• Figure 6 shows a plurality of network servers or nodes 42, 43, 44, 47, 48 in a telecommunications network 40. Each network server is arranged and specifically capable of performing a certain task within the network. An example thereof is the gateway General Packet Radio Service, GPRS, Support Node, GGSN, denoted with reference number 42. The GGSN is a gateway responsible for connecting and routing data streams of a GPRS network with an external network such as the internet 41. The GGSN, in its function as a gateway, passes-through data stream. For the data packets comprised in the data stream the GGSN is at least aware of the destination, however most often not of the actual payload comprised in the packets.
  • For performing payload dependent processing, a network server such as a GGSN can be equipped with the units according to the computer 30 illustrated in figure 5. As such, the network server is arranged, if arranged to comprise a state transition register, to execute a finite automata with reduced memory footprint.
  • Figure 6 further shows several other network servers such as a Server GPRS Support Node, SGSN, 43 arranged to deliver data packets from and to mobile stations within a certain area, and a Digital Subscriber Line Access Multiplexer, DSLAM, 48 that aggregates the data of a certain amount of Digital Subscriber Line, DSL modems to further transport them over a single network link, a Radio Base Station 43, RBS, or a Broadband Remote Access Server, 47 BRAS. Each of these servers, enabling communication between terminals 45, 46, 50 can be arranged to perform the method according to an aspect of the invention by at least comprising units illustrated in figure 5. The network servers shown in figure 6 are however only shown as an illustration. The method according to an aspect of the invention is not restricted to those network servers shown in this figure, but can be performed in a plurality of network servers.

Claims (15)

  1. An apparatus (30) for detecting data patterns in a data stream (37) comprising a plurality of data symbols representing characters of an alphabet, said apparatus (30) executing a deterministic finite automata, said apparatus comprising:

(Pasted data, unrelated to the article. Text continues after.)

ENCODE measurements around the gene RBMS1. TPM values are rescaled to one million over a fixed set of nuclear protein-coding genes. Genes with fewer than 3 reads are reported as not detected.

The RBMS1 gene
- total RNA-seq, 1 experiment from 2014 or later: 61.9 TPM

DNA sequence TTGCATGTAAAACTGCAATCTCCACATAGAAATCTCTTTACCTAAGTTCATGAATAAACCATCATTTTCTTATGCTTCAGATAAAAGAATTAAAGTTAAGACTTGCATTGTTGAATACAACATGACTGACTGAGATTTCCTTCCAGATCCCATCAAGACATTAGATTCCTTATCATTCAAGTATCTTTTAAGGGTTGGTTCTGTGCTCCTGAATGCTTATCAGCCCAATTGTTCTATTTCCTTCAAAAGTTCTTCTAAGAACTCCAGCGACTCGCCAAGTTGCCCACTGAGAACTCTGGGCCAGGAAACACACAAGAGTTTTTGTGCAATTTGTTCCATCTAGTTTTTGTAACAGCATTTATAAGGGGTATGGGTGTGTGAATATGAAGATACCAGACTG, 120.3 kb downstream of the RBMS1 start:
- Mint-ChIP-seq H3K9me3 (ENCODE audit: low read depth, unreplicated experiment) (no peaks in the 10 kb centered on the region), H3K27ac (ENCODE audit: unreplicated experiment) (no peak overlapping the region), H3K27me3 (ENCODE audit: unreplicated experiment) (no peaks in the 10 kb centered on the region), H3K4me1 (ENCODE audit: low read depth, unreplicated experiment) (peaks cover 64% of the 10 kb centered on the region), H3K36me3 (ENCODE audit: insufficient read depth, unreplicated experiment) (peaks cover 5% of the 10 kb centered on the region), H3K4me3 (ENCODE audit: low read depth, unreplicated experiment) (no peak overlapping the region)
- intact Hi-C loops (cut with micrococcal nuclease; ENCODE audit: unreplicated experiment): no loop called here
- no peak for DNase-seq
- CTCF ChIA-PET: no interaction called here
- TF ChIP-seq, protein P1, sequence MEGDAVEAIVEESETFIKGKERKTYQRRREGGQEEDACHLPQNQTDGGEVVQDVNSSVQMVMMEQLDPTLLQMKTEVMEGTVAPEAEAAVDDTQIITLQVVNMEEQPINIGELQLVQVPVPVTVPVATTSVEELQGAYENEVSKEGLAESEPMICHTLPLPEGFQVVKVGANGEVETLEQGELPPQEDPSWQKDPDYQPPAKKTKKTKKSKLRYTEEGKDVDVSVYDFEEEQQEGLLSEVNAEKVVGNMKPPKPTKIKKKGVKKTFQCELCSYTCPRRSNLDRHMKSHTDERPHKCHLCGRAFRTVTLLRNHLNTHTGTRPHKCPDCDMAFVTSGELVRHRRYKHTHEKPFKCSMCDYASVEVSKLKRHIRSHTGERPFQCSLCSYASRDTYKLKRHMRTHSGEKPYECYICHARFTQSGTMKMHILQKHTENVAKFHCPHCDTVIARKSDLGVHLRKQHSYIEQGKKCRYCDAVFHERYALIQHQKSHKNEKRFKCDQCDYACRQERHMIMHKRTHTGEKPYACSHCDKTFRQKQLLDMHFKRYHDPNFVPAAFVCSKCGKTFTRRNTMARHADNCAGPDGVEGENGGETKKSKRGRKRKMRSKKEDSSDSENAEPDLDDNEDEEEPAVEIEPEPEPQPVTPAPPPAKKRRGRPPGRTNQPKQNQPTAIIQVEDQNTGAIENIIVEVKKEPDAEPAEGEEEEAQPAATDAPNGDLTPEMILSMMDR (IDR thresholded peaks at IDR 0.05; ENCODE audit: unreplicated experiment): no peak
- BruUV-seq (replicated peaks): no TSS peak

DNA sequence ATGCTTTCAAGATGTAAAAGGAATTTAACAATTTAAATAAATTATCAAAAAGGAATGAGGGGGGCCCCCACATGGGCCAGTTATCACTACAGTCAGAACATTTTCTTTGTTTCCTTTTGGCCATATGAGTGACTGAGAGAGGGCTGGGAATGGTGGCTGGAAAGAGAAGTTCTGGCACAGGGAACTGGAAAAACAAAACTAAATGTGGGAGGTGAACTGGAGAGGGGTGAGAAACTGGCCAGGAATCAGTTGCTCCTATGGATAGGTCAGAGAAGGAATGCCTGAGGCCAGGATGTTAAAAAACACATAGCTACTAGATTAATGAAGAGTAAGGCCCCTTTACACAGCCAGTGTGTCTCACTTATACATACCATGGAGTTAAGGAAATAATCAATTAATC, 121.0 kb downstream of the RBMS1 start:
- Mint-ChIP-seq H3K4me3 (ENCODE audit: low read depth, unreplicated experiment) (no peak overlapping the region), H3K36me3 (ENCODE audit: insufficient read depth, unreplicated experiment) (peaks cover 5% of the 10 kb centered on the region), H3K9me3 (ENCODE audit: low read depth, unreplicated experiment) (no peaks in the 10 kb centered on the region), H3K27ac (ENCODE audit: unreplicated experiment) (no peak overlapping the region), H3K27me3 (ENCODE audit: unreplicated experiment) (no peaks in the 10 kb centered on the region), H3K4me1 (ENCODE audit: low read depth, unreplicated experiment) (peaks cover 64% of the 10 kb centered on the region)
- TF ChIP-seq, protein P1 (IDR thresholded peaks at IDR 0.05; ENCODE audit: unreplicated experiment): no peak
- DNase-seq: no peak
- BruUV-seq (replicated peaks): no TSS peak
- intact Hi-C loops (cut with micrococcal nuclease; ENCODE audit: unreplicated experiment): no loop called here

- a state transition register (31) comprising a plurality of states (11, 12, 13, 14, 15) including a start state (11) and at least one accepting state (14), and state transitions (16a, 16b, 16c) from an initial state to a destination state triggered by a data symbol of said data stream (37);
    - character position determining means (32) for determining for each data symbol of each state of said state transition register (31) a corresponding character position in said alphabet;
    - updating means (33) for updating said state transition register (31) to comprise data symbol ranges (18x, 18y) for data symbols with corresponding subsequent character positions (18b) in said alphabet triggering transitions to a same destination state;
    - range determining means (34) for determining whether a data symbol of said data stream (37) is comprised in a data symbol range (18x, 18y) of said updated state transition register (37), and determining said corresponding destination state (18b) thereof, and
    - triggering means (35) for triggering a state transition (16a, 16b, 16c) from said initial state to said determined destination state for detecting said data pattern.
  2. The apparatus (30) according to claim 1, wherein said character position determining means (32) are arranged to sort for each state of said state transition register (31) all data symbols (17a) according to said corresponding character position in said alphabet.
  3. The apparatus (30) according to claim 1 or 2, wherein said alphabet comprises a computer alphabet, and in particular an ASCII or extended ASCII alphabet.
  4. The apparatus (30) according to any of the previous claims, wherein said apparatus (30) is arranged to perform said determining of said character positions (32) and updating said state transition table (33) independent of said determining of said data symbol in a data symbol range (34) and said triggering of said state transition (35).
  5. The apparatus (30) according to any of the previous claims, wherein said apparatus (30) is arranged to finalize said detection of said data pattern upon a state transition (16a, 16b, 16c) being triggered to an accepting state (14) of said deterministic finite automata (10).
  6. The apparatus (30) according to any of the previous claims, wherein said apparatus (30) is arranged to process the data stream (37) in accordance with said detected data pattern.